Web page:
A separate, special institution called the Central Construction Board of the Waffen-SS and Police was created to carry out construction, design, and building activities at Auschwitz-Birkenau: Central Construction Board of the Waffen-SS and Police at Auschwitz. Professional German and Austrian engineers, trained architects, and more than 100 prisoners from the Kommanda Bauleitung, including civilian workers of Polish descent, took part in this huge architectural office project. It was there, in the everyday tasks of the designers, that the specialized infrastructure of the camp was created, including the crematoria, gas chambers, and the plan for their operation.

History of the Auschwitz camp

Source: theauschwitztours.com

As it turned out, the largest of the German camps was Auschwitz, located on Polish territory. This was certainly due to the fact that the main prisoners were Poles and Jews. The Germans established the camp initially in 1940 to incarcerate Poles. Auschwitz-Birkenau II came into being two years later. From 1943, Jewish prisoners made up the bulk of the prison population there. Nazi soldiers and Hitler’s subordinates killed at least 1.1 million people at Auschwitz, mostly Jews, but also tens of thousands of Poles, Roma, Soviet POWs, and people of other nationalities.

A year and a half of operation was enough for the SS to have gassed more than a million people in these crematoria. The truth is, however, that to this day historians are unable to determine the exact number of victims. The mass extermination was meticulously planned and systematically carried out. According to historical sources, it began on the local ramp, where SS physicians carried out a thorough selection of the prisoners arriving there. The victims were led directly to crematoria II and III by underground stairs. Theoretical undressing rooms were located there. There were wooden benches along the walls and numbered hangers above them. The so-called SS men and Sonderkommando members assured the people in these rooms that they would take a bath and then ordered them to undress.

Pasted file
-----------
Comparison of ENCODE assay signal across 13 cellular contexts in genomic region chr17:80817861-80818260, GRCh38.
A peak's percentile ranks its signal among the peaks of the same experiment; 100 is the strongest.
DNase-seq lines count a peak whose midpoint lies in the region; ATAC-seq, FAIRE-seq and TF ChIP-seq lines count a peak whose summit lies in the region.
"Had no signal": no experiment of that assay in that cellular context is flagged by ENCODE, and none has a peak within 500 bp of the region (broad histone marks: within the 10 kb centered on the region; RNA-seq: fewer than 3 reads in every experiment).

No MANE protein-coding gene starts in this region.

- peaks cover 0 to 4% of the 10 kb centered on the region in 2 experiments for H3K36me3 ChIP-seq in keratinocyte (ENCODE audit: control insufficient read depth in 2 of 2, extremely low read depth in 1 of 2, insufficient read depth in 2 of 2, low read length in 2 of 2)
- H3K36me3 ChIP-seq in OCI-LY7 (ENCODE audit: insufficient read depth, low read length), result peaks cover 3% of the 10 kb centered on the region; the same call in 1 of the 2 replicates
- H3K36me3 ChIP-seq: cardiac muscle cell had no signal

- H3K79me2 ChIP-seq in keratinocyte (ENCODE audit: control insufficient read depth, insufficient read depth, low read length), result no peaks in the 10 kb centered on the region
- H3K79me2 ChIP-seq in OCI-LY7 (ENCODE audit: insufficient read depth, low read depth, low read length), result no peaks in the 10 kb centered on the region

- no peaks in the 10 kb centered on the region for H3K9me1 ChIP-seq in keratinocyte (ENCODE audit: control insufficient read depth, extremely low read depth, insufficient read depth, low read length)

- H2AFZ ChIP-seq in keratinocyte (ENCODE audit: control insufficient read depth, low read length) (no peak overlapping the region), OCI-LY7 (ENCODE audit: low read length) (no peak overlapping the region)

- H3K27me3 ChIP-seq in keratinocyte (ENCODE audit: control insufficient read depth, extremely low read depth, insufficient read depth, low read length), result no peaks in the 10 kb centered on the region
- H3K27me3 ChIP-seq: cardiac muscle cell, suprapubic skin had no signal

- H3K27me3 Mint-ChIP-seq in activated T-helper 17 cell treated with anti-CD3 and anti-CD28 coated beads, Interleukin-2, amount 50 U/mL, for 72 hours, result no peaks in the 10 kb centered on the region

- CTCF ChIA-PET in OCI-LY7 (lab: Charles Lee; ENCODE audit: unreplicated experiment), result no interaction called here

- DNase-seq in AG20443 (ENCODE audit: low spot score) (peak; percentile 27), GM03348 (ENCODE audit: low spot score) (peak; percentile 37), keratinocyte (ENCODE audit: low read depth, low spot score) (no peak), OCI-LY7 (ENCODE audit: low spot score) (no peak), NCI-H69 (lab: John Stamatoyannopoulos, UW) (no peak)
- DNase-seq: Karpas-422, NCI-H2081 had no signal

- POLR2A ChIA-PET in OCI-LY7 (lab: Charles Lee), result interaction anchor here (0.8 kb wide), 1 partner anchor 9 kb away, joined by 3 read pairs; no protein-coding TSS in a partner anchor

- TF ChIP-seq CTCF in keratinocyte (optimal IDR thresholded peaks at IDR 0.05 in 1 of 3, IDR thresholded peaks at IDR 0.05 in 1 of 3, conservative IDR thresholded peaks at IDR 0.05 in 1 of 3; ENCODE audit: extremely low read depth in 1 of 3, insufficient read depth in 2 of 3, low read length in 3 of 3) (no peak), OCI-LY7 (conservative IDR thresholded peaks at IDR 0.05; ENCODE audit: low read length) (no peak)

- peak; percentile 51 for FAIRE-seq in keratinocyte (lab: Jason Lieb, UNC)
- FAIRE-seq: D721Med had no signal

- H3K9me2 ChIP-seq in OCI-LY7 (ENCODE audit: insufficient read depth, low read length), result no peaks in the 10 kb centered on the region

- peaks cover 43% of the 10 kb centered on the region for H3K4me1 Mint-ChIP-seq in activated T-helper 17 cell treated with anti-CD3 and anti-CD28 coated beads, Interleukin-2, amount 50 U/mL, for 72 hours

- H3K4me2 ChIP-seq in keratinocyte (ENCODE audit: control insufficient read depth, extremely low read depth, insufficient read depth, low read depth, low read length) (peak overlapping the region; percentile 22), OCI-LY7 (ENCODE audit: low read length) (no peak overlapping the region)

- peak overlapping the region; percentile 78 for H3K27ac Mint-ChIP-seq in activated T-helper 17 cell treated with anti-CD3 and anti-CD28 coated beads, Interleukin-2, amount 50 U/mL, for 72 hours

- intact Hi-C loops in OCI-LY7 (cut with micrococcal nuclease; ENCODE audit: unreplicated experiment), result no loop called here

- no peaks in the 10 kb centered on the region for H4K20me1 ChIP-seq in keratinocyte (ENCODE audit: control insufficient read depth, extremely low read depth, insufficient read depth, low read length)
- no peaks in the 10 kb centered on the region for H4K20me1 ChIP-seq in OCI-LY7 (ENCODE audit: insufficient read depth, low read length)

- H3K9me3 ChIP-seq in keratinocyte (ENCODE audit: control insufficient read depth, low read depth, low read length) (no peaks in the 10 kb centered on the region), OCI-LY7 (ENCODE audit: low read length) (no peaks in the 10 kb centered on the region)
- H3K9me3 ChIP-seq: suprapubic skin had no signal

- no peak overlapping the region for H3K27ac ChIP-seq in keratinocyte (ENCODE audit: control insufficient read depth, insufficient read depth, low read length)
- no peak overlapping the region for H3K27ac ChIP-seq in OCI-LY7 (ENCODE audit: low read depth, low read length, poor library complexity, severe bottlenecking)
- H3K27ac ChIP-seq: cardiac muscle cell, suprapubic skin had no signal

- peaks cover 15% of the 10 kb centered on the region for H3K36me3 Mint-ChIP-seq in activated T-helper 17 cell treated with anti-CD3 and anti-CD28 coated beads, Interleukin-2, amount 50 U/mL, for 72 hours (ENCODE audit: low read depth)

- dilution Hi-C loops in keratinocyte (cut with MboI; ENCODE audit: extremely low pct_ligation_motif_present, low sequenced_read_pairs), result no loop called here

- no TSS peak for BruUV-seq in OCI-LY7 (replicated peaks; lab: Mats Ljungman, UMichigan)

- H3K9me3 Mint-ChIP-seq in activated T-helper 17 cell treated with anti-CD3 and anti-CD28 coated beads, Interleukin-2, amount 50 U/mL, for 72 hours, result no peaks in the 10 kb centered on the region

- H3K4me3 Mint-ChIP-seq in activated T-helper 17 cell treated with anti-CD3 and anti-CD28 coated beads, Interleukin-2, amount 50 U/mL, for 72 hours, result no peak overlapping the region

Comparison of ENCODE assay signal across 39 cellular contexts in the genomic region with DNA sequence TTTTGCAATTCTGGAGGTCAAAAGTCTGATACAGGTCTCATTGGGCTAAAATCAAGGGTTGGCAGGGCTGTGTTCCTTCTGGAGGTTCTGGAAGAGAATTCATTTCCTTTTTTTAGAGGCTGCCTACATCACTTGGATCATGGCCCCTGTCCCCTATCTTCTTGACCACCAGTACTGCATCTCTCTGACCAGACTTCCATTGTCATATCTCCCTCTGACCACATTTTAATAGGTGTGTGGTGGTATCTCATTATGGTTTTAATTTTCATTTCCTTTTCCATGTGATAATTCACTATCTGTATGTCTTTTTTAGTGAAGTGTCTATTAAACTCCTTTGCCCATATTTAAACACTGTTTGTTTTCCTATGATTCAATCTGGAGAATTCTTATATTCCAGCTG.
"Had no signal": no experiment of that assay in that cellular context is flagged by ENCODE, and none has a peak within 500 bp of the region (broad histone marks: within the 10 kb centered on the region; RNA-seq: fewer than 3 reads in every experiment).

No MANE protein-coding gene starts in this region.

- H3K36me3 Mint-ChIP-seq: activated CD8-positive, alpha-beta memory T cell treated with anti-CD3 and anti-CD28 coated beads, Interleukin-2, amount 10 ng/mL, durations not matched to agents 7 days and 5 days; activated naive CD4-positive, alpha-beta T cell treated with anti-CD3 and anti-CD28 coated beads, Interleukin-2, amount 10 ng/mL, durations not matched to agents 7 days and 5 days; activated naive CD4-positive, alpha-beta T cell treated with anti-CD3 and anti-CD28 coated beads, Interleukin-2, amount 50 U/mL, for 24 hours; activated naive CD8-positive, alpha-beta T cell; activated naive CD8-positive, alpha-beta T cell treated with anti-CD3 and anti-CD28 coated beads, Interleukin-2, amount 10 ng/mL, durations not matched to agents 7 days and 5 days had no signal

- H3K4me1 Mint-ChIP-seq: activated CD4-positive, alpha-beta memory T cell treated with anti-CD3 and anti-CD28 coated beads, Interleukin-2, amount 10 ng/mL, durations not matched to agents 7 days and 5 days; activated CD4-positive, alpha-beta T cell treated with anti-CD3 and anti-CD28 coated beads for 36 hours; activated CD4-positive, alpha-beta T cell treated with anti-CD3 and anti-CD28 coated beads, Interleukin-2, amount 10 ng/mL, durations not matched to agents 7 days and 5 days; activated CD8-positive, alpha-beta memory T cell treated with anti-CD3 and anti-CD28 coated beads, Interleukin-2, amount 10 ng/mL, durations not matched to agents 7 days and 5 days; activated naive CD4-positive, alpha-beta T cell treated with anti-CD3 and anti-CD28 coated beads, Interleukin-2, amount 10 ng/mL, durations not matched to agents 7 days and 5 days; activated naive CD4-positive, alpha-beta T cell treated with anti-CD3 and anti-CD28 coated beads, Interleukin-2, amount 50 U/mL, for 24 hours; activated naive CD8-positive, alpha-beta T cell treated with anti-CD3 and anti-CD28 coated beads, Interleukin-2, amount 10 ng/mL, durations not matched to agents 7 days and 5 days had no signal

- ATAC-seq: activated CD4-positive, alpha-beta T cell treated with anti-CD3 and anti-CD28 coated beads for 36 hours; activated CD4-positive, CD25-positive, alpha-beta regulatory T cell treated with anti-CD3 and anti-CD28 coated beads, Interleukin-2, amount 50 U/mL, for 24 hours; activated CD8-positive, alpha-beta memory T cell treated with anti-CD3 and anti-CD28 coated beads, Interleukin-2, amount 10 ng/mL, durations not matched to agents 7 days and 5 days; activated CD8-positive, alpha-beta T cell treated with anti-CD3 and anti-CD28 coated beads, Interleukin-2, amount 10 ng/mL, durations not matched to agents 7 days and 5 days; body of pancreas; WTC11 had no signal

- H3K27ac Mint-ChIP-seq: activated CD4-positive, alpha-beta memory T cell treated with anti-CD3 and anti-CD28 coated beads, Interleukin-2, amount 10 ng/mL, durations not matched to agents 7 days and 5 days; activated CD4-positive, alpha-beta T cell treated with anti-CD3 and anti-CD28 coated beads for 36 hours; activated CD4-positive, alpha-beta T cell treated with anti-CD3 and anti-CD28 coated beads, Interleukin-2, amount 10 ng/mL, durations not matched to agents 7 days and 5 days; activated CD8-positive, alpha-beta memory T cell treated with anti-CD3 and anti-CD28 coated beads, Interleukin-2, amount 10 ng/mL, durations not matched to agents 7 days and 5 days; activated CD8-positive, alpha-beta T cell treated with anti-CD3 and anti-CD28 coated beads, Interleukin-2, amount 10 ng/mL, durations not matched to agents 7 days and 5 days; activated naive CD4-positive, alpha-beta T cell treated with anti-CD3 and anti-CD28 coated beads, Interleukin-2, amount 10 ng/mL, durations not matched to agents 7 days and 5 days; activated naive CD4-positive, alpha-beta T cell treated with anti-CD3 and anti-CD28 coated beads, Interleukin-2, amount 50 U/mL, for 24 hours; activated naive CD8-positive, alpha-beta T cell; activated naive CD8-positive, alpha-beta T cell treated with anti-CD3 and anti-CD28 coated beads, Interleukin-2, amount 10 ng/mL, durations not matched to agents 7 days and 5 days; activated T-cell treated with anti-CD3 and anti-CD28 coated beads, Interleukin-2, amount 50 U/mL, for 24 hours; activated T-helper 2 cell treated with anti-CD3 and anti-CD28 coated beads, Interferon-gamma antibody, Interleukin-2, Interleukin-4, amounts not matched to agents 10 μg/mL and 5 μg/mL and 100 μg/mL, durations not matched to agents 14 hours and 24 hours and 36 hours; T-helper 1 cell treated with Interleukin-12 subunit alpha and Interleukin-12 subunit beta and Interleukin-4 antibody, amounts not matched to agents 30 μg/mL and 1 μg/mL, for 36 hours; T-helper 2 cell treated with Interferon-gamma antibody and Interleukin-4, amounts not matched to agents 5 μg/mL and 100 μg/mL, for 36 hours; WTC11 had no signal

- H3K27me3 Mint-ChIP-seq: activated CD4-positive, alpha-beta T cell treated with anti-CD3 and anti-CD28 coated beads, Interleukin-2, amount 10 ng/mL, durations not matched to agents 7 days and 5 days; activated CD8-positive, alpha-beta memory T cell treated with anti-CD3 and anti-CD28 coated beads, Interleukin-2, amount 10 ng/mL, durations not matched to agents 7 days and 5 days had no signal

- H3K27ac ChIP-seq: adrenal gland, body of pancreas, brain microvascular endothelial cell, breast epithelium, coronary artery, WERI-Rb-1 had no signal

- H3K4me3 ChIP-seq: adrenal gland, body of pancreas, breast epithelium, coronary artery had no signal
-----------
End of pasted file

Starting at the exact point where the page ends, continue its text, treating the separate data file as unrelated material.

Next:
What does freedom mean to you?

It would seem that today, freedom is something obvious and normal for us. We can’t imagine not being able to speak our mind, not being able to fly where we want, and not being able to live the life we want. Freedom is such an important value and, at the same time, not appreciated at all. Those who have not experienced the tragedy of wars firsthand will never be able to imagine it.

Hope for Liberation

Source: bbc.com